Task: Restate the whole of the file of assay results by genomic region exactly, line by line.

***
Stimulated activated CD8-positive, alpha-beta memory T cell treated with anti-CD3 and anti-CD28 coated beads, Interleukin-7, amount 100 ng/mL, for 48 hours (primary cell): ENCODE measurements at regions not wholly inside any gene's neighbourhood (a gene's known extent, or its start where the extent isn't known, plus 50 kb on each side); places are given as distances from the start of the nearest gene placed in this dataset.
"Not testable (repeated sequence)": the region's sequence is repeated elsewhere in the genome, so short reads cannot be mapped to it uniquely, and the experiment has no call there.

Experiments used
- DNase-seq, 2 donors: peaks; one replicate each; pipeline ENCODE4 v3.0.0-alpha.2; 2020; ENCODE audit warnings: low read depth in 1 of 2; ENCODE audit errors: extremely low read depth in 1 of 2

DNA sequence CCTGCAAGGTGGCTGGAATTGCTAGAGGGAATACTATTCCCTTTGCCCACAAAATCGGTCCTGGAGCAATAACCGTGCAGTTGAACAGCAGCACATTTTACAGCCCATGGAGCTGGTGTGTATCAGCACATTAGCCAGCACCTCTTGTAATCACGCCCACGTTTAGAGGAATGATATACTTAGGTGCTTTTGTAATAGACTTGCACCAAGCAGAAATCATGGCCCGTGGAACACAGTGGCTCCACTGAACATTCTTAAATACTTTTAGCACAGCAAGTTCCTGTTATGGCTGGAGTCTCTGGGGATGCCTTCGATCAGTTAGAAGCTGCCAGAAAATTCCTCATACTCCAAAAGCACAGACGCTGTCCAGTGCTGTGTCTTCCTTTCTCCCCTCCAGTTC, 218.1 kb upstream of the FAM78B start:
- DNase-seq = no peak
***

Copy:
Stimulated activated CD8-positive, alpha-beta memory T cell treated with anti-CD3 and anti-CD28 coated beads, Interleukin-7, amount 100 ng/mL, for 48 hours (primary cell): ENCODE measurements at regions not wholly inside any gene's neighbourhood (a gene's known extent, or its start where the extent isn't known, plus 50 kb on each side); places are given as distances from the start of the nearest gene placed in this dataset.
"Not testable (repeated sequence)": the region's sequence is repeated elsewhere in the genome, so short reads cannot be mapped to it uniquely, and the experiment has no call there.

Experiments used
- DNase-seq, 2 donors: peaks; one replicate each; pipeline ENCODE4 v3.0.0-alpha.2; 2020; ENCODE audit warnings: low read depth in 1 of 2; ENCODE audit errors: extremely low read depth in 1 of 2

DNA sequence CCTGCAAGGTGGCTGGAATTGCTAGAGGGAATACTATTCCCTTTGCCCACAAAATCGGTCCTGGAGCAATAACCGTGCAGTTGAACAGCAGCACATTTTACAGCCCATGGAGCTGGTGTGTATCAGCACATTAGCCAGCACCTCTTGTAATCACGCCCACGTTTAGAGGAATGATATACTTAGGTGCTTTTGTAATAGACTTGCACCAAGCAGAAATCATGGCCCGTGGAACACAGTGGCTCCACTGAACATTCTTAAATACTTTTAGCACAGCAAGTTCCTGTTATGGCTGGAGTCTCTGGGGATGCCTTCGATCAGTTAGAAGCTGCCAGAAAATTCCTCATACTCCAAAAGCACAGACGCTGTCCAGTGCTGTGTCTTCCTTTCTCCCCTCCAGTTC, 218.1 kb upstream of the FAM78B start:
- DNase-seq = no peak